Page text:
These slender, elusive birds slip easily through the trees on long, pointed wings. Like other cuckoos, they have two forward-facing toes and two backward-facing toes—an arrangement most common in birds that climb tree trunks or clamber through foliage.
Yellow-billed Cuckoos are stealthy hunters, sitting motionless on a hidden perch as they wait for their prey to move—then they pounce. They are among the few birds able to eat tent caterpillars and other hairy caterpillars. During tent caterpillar outbreaks in the East, cuckoos gorge on them, eating as many as 100 at a time.
This bird's croaking call—often sounding on hot summer days before storms—led to its folk name, "rain crow."
Losing Cuckoos in the West
At ABC, we are most concerned about the western population of this species. Yellow-billed Cuckoos in the western United States have been reduced to fewer than 500 pairs. The bird is now nearly gone from most of its historical range across portions of 12 western states, with no recent sightings in Oregon, Washington, or Montana.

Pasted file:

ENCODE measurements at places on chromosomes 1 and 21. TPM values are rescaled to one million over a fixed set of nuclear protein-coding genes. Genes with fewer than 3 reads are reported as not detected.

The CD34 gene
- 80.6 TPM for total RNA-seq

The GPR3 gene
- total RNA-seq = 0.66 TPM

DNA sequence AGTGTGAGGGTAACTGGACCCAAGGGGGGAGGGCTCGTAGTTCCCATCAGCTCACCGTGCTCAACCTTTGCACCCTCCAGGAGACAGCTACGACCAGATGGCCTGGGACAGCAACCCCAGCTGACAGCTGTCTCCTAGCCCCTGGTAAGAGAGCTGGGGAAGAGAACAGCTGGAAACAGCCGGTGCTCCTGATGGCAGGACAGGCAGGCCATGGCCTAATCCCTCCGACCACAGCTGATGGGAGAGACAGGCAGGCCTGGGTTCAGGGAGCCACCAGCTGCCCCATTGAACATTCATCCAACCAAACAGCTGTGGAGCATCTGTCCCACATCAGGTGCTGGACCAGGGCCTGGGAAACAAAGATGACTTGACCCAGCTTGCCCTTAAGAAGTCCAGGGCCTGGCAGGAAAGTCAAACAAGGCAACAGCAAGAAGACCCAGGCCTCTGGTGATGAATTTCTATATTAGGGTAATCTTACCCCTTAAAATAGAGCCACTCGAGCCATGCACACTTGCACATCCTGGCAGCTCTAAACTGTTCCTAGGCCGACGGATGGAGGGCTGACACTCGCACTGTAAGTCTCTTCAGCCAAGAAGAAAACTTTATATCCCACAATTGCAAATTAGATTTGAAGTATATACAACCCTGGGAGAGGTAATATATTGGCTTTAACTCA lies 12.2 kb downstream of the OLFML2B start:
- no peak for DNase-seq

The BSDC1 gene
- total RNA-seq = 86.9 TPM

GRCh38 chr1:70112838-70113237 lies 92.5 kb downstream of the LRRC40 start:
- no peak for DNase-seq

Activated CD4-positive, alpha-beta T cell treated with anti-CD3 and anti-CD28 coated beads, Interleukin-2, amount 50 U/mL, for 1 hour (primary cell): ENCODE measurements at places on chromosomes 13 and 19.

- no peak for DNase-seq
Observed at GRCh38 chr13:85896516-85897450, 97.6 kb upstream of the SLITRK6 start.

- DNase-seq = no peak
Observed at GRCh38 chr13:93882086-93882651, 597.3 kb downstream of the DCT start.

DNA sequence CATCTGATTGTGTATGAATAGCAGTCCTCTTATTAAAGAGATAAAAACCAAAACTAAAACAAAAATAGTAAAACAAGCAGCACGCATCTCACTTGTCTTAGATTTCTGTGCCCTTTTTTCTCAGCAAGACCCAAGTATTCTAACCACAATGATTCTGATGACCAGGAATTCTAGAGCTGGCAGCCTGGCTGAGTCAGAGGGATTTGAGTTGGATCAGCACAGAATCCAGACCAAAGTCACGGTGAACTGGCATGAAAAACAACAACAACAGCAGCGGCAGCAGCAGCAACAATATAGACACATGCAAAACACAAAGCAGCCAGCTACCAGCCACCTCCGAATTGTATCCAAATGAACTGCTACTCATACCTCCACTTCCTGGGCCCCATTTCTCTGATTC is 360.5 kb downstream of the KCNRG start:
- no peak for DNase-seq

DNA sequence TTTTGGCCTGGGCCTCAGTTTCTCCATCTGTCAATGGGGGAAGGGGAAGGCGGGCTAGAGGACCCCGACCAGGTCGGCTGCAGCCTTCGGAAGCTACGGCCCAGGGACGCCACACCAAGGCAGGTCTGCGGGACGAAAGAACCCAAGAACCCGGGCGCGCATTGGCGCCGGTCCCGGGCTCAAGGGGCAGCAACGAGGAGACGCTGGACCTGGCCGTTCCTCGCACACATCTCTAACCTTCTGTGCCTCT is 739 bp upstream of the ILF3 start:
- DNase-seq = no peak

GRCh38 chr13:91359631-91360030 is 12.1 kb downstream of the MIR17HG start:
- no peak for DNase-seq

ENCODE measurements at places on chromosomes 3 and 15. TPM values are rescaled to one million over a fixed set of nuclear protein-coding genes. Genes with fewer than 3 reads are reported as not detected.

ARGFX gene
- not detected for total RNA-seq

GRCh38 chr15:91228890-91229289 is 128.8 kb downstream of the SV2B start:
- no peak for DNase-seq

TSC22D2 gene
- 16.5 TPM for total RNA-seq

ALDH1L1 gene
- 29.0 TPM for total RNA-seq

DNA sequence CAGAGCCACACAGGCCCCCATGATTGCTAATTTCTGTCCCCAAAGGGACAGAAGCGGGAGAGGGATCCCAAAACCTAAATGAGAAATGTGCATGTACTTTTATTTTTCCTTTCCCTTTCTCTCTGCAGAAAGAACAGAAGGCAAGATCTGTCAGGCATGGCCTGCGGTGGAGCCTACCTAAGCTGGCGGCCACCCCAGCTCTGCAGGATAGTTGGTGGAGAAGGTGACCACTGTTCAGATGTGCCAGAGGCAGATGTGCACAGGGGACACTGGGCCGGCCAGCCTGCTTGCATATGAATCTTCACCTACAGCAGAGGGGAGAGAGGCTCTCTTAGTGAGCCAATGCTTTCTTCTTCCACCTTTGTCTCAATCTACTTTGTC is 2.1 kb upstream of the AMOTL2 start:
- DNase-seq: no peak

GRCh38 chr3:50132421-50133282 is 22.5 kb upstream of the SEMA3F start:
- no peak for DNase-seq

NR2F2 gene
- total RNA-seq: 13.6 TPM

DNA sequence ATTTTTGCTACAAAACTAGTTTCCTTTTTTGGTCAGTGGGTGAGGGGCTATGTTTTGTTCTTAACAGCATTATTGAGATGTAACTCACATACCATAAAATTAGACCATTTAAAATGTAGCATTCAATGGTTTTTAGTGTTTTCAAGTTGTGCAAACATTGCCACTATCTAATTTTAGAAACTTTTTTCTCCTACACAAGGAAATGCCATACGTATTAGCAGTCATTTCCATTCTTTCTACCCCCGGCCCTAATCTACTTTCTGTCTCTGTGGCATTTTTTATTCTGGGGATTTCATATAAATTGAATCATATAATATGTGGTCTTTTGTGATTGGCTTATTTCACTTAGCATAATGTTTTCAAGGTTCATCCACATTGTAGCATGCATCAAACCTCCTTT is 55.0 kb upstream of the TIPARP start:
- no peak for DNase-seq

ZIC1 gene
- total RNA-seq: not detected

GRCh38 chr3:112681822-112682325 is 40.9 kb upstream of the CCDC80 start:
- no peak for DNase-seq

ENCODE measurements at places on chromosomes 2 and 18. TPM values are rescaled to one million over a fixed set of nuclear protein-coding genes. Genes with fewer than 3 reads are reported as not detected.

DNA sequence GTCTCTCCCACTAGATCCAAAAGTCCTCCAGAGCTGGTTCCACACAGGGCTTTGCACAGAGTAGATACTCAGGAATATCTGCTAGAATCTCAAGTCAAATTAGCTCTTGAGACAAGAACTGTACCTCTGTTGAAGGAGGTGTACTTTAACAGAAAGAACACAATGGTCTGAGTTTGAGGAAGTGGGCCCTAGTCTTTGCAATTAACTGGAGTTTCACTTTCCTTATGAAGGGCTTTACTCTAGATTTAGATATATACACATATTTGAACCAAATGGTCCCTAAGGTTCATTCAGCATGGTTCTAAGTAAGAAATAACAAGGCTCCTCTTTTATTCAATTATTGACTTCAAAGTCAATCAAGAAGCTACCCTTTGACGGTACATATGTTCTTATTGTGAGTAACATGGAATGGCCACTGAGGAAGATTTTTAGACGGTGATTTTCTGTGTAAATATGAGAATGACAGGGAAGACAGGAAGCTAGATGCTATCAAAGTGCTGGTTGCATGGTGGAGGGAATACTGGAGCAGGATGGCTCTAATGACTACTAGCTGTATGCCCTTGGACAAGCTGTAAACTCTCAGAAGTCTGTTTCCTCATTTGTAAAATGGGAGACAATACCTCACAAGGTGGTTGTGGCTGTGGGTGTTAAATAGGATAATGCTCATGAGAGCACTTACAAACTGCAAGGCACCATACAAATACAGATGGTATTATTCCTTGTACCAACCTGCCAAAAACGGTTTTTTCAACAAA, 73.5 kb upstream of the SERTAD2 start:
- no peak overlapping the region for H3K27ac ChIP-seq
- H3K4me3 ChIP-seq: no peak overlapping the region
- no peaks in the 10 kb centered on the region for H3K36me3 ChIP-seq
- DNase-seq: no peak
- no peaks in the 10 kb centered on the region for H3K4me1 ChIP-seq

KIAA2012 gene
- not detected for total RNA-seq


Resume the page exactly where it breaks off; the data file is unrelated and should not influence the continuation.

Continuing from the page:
Listed in 2014 under the federal Endangered Species Act, the species is in need of immediate conservation action.
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Birds on a Collision Course
Habitat loss is a major factor in the species' decline, especially in the West, where the bird's preferred riverside breeding areas have given way to farms and housing. However, there is another, more insidious threat to the birds. As long-distance, nocturnal migrants, Yellow-billed Cuckoos are victims of collisions with tall buildings, cell towers, radio antennas, wind turbines, and other structures.
A 2010 ABC report on bird deaths at communication towers documented more than 550 Yellow-billed Cuckoo deaths at 17 towers. With some simple math, it's clear to see that collisions with towers is a big problem for this species.
Progress for Yellow-billed Cuckoo
Through persistent advocacy, ABC persuaded the Federal Communications Commission to make changes to tower lighting systems that attract and disorient the birds. These changes could save millions of birds each year.
In addition, through our Bird-Smart Wind Program, we continue to push for safer siting of wind turbines, which kill migrating cuckoos and many other bird species. (See our report on the 10 worst wind energy facilities for birds.) Our Western Program, which is also focusing on Tricolored Blackbird, has made the Yellow-billed Cuckoo's western population one of its top priorities.
We welcome all and every effort to help us "bring back the birds." If you would like to make a donation, please click here. Or visit our Get Involved page to learn more about how you can help. Together, we can make a difference for this special bird.
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